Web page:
Growing Unemployment

October 12, 2008

According to the Bureau of Labor Statistics, unemployment reached a five-year high of 6.1% in August and remained at that rate in September. This amounts to over 9.3 million workers officially counted as unemployed, a number larger than the populations of Chicago, Los Angeles and Houston combined.

While mass layoffs are taking place throughout the economy, they are hitting certain sectors of the workers especially hard. Manufacturing workers lost 51,000 jobs last month and 442,000 over the past 12 months. Construction lost 35,000 jobs in September and retail also experienced heavy losses. Unemployment of black workers has already reached 11.4% and unemployment of Hispanic workers has already reached 7.8%.

Unemployment has steadily increased over the last several months and economists admit that they expect unemployment rates to continue rising.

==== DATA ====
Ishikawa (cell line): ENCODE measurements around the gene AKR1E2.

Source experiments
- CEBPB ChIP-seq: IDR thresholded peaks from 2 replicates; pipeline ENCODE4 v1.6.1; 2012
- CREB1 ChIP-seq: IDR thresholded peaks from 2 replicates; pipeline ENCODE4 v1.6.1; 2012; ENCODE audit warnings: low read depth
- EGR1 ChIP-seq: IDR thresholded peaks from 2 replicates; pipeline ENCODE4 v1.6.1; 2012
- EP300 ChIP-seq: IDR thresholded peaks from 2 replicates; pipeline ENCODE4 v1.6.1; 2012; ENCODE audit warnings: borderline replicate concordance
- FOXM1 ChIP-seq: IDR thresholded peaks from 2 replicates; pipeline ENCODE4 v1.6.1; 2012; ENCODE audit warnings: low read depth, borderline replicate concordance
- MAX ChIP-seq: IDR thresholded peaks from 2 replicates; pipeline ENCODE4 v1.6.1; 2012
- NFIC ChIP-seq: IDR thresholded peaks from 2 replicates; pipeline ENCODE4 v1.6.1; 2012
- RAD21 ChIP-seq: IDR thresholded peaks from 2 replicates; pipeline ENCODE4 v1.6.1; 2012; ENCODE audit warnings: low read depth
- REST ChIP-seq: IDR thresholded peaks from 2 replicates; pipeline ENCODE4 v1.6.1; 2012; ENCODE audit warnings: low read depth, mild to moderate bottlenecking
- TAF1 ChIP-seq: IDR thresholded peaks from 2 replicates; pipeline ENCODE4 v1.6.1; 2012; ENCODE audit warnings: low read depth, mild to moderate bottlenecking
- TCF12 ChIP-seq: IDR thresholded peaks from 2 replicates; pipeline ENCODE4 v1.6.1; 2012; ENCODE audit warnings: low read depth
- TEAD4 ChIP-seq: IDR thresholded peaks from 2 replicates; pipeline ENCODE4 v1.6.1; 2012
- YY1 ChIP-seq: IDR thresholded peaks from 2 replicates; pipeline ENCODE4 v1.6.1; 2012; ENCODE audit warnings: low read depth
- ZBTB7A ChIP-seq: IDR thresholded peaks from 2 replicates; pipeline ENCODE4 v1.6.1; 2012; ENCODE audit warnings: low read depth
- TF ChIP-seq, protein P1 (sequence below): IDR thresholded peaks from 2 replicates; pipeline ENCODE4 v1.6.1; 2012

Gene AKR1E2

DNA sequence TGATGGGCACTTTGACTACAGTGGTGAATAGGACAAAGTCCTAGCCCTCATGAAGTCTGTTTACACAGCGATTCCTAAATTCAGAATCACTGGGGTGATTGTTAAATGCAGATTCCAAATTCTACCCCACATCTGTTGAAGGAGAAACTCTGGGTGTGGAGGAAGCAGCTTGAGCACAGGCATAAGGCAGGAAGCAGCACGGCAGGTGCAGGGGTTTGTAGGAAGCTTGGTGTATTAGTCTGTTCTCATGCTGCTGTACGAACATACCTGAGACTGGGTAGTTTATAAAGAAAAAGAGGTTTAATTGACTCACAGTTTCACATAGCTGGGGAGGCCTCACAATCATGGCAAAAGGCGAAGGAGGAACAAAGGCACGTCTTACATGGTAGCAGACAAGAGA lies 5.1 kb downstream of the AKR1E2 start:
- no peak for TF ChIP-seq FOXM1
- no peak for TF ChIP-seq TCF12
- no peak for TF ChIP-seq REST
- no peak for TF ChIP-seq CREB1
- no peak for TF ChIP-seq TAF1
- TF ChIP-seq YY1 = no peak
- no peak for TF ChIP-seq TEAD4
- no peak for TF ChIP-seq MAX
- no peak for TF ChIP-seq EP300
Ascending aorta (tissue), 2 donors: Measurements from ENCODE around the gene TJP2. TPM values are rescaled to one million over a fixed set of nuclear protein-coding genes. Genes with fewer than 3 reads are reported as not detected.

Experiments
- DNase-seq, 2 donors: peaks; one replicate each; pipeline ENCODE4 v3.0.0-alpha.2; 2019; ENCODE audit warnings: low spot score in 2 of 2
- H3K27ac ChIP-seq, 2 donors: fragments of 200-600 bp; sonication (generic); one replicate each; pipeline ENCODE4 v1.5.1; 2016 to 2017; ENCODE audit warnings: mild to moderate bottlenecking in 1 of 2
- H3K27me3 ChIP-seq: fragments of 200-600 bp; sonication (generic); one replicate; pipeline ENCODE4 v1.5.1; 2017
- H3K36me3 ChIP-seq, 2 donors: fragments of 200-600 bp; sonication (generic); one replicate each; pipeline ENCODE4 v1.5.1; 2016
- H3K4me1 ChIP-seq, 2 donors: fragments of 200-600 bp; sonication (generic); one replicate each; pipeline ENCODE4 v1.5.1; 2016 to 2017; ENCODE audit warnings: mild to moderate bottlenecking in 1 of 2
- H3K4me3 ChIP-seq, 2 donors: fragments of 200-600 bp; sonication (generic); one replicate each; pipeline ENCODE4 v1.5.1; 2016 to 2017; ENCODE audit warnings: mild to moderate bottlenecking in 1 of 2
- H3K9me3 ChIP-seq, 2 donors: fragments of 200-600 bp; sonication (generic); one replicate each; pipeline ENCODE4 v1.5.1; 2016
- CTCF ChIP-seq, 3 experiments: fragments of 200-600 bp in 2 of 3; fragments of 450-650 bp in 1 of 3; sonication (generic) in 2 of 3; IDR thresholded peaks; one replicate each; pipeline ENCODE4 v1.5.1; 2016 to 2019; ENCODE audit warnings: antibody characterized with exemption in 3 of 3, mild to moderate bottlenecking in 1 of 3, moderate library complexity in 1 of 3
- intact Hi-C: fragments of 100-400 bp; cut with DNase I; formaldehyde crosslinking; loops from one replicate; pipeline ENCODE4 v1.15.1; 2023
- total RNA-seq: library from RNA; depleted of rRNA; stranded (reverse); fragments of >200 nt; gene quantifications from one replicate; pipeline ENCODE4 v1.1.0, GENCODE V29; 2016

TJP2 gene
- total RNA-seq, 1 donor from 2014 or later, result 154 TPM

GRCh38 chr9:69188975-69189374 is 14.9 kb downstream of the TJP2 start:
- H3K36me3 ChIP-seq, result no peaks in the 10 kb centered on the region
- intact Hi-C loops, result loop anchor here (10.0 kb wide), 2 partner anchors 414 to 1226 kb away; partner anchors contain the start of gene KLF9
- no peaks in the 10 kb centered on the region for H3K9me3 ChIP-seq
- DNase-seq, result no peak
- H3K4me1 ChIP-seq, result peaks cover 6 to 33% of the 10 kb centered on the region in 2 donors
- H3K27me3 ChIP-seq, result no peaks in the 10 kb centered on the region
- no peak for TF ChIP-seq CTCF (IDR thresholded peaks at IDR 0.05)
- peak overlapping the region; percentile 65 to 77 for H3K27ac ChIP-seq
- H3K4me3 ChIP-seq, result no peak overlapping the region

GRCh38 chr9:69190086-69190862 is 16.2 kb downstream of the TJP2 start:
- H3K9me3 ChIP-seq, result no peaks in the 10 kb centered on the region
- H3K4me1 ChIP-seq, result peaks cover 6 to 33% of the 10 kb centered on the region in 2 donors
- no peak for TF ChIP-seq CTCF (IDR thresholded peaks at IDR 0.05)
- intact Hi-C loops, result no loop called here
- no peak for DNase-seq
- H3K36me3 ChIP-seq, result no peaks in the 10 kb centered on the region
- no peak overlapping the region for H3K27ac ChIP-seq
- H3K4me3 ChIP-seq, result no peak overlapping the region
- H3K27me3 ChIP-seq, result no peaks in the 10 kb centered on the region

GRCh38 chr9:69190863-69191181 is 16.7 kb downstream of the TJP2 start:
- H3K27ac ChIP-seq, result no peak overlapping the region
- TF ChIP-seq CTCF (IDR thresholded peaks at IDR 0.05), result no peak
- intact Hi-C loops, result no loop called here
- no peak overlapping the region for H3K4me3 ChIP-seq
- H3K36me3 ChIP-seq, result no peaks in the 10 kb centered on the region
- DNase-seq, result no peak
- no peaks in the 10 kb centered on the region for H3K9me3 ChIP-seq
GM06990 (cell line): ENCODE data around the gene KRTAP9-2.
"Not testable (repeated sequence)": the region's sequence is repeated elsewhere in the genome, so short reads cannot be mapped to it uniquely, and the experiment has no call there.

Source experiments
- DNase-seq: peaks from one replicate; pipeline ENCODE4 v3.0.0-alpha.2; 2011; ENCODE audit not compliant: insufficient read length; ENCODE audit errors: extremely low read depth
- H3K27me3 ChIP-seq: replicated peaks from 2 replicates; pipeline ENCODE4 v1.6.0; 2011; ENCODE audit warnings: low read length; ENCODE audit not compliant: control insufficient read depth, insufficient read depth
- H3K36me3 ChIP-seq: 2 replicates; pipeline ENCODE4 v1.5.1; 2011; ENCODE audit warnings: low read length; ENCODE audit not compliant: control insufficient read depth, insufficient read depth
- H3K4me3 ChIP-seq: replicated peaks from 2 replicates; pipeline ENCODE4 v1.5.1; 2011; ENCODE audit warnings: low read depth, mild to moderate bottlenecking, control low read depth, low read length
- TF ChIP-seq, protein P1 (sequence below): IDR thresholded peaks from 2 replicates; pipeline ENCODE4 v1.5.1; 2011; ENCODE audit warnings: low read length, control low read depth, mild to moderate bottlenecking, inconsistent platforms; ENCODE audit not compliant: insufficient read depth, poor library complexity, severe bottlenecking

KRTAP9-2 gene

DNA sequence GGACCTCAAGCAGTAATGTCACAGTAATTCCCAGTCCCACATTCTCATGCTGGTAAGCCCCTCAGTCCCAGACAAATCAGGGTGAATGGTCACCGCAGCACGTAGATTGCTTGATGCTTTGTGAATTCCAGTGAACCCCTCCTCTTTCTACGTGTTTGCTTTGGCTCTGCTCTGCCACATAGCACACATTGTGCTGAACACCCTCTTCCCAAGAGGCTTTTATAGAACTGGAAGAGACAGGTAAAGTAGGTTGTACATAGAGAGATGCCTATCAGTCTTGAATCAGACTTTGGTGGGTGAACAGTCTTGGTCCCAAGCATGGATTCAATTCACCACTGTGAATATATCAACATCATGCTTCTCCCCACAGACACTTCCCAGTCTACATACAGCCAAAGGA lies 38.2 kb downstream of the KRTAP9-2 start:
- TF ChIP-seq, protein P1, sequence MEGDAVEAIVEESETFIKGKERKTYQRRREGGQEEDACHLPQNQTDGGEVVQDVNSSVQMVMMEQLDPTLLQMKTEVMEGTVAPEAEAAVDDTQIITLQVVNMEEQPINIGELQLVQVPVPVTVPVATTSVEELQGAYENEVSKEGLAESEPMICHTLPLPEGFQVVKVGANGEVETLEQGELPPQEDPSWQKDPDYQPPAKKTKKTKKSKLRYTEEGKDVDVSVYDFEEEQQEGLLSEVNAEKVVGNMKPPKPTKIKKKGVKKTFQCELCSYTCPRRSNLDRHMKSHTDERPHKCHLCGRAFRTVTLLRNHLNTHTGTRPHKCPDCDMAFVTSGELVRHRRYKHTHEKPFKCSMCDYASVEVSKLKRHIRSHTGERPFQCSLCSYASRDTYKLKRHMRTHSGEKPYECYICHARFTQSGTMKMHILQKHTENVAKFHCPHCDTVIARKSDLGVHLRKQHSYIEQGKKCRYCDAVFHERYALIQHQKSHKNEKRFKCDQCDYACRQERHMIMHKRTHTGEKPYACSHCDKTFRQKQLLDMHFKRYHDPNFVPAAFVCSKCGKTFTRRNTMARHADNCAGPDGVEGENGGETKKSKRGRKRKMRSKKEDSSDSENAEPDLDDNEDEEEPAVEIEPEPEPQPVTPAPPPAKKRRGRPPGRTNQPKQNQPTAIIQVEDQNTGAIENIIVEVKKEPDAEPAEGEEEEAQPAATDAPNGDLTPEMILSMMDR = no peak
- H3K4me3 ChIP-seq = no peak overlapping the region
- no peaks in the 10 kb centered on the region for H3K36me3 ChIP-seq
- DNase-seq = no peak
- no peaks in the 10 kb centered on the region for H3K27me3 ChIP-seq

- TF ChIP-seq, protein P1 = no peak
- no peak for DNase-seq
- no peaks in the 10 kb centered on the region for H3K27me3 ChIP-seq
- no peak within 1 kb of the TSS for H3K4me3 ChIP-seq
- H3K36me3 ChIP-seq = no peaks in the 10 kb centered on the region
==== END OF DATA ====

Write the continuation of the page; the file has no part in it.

Particularly severe effects of prolonged unemployment can be expected because of the gutting of social programs. Typically, unemployment insurance lasts only 26 weeks, leaving workers without a livelihood at all after that time. Welfare, food stamps and other income-support programs have also been slashed to the bone. In addition, workers who lose their jobs are usually deprived of health insurance, while most states have cut out Medicaid for the unemployed.

These conditions are entirely unacceptable. These conditions bring out the need for the workers to launch new struggles to protect and extend unemployment insurance and other income-support programs until everyone is guaranteed a job or a livelihood.